Black Mam­bas strike rhino poach­ers

The Star Early Edition - - JUNE IS ENVIRONMENT MONTH -

TO pro­tect the rhino from poach­ing, the De­part­ment Of En­vi­ron­men­tal Af­fairs ini­ti­ated the Na­tional En­vi­ron­men­tal Mon­i­tor­ing Pro­gramme (NEMP) in 2012. The first group of 24 en­vi­ron­men­tal mon­i­tors were de­ployed at the pri­vately owned re­serve Sabi Sands, which bor­ders the Kruger Na­tional Park.

The pro­gramme has since grown from a se­cu­rity driven ap­proach to en­vi­ron­men­tal man­age­ment, in re­sponse to many chal­lenges ex­pe­ri­enced on pro­tected ar­eas through­out the coun­try.

Since in­cep­tion over 2 000 en­vi­ron­men­tal mon­i­tors have par­tic­i­pated in the pro­gramme fo­cus­ing on pa­trols, en­vi­ron­men­tal mon­i­tor­ing and ed­u­ca­tion.

One of the most well-known en­vi­ron­men­tal mon­i­tor­ing group is the Black Mam­bas Anti-Poach­ing Unit, an all-fe­male team of en­vi­ron­men­tal mon­i­tors based at Balule Pri­vate Na­ture Re­serve.

It has at­tracted at­ten­tion from all over the world with over 2 bil­lion hits since win­ning the United Na­tions En­vi­ron­ment Pro­gramme: Champions of the Earth.

In­di­vid­ual En­vi­ron­men­tal Mon­i­tors have also won ac­co­lades within con­ser­va­tion and the cur­rent Ranger of the Year in South Africa, An­ton Mz­imba is part of the pro­gramme.

The De­part­ment pro­vides monthly wages/stipends to all en­vi­ron­men­tal mon­i­tors and the host in­sti­tu­tions cov­ers all op­er­a­tional costs, amongst oth­ers train­ing, ac­com­mo­da­tion, and per­sonal pro­tec­tive equip­ment.

Thirty-two host in­sti­tu­tions, of which seven are public en­ti­ties and 25 pri­vate re­serves/in­sti­tu­tions, are cur­rently ben­e­fit­ing from the pro­gramme.

Be­tween 2013 and 2016, the pro­gramme re­ceived sev­eral na­tional and in­ter­na­tional awards in recog­ni­tion of the work done by en­vi­ron­men­tal mon­i­tors in their dif­fer­ent fields of op­er­a­tion. These awards in­cluded the fol­low­ing: Best EPWP Kamoso Na­tional Pro­gramme, Best Rhino Con­ser­va­tion, Best Bio­di­ver­sity Spe­cial Pro­gramme and United Na­tions En­vi­ron­ment Pro­gramme: Champions of the Earth.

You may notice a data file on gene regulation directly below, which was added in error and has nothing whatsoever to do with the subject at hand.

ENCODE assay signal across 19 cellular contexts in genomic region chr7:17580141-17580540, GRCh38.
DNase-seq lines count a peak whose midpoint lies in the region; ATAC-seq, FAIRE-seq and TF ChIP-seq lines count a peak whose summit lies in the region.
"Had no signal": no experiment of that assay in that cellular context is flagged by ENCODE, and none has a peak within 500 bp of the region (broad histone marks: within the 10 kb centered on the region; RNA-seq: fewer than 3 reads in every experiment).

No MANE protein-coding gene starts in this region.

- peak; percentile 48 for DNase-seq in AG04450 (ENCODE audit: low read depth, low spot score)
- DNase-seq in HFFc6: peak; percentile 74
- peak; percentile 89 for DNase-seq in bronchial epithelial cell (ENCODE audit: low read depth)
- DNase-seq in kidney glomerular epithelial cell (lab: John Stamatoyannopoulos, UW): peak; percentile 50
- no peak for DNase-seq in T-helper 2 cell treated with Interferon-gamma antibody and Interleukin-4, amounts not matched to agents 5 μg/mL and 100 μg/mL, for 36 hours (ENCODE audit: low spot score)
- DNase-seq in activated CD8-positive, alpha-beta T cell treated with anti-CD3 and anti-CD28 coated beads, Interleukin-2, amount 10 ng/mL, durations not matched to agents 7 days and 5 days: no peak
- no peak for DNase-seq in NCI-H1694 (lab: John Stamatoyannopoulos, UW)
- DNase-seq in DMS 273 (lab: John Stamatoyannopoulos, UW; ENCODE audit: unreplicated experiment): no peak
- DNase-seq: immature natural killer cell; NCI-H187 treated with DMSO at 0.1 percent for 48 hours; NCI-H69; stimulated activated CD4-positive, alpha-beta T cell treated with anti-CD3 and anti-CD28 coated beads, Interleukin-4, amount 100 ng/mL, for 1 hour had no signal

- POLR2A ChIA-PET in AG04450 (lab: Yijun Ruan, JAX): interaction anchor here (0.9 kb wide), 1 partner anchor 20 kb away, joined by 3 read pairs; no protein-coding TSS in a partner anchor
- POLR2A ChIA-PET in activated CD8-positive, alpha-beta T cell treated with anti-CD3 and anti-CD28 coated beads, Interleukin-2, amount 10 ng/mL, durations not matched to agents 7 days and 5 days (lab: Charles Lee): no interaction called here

In 2015, South African Broad­cast­ing Cor­po­ra­tion (SABC) flighted a 16 episode se­ries, named Code Green, which brought in all en­vi­ron­men­tal mon­i­tors from KwaZulu-Natal known as Rhino Am­bas­sadors.

The se­ries was such a suc­cess and as a re­sult SABC has now ap­proved a 26-episode se­ries as a fol­low up, which will be flighted be­tween July and Novem­ber 2017.

Dur­ing the 2016 Con­fer­ence of Par­ties of the Con­ven­tion on In­ter­na­tional Trade in En­dan­gered Species (CITES COP17), hosted by South Africa, the pro­gramme at­tracted in­ter­est from in­ter­na­tional au­di­ences par­tic­u­larly from the SADC Re­gion.

The pro­gramme con­tin­ues to at­tract in­ter­est from both the public and pri­vate sec­tor of South Africa, based on its unique­ness within the Ex­panded Public Works Pro­gramme and its im­pact within the bio­di­ver­sity and con­ser­va­tion man­age­ment space.

The De­part­ment of En­vi­ron­men­tal Af­fairs is proud to im­ple­ment such an im­pact­ful pro­gramme.

Min­is­ter of En­vi­ron­men­tal Af­fairs, Edna Molewa with Feli­cia Mok­gakane, 28 and Co­let Ngobeni, 31, who are part of the Black Mam­bas team.

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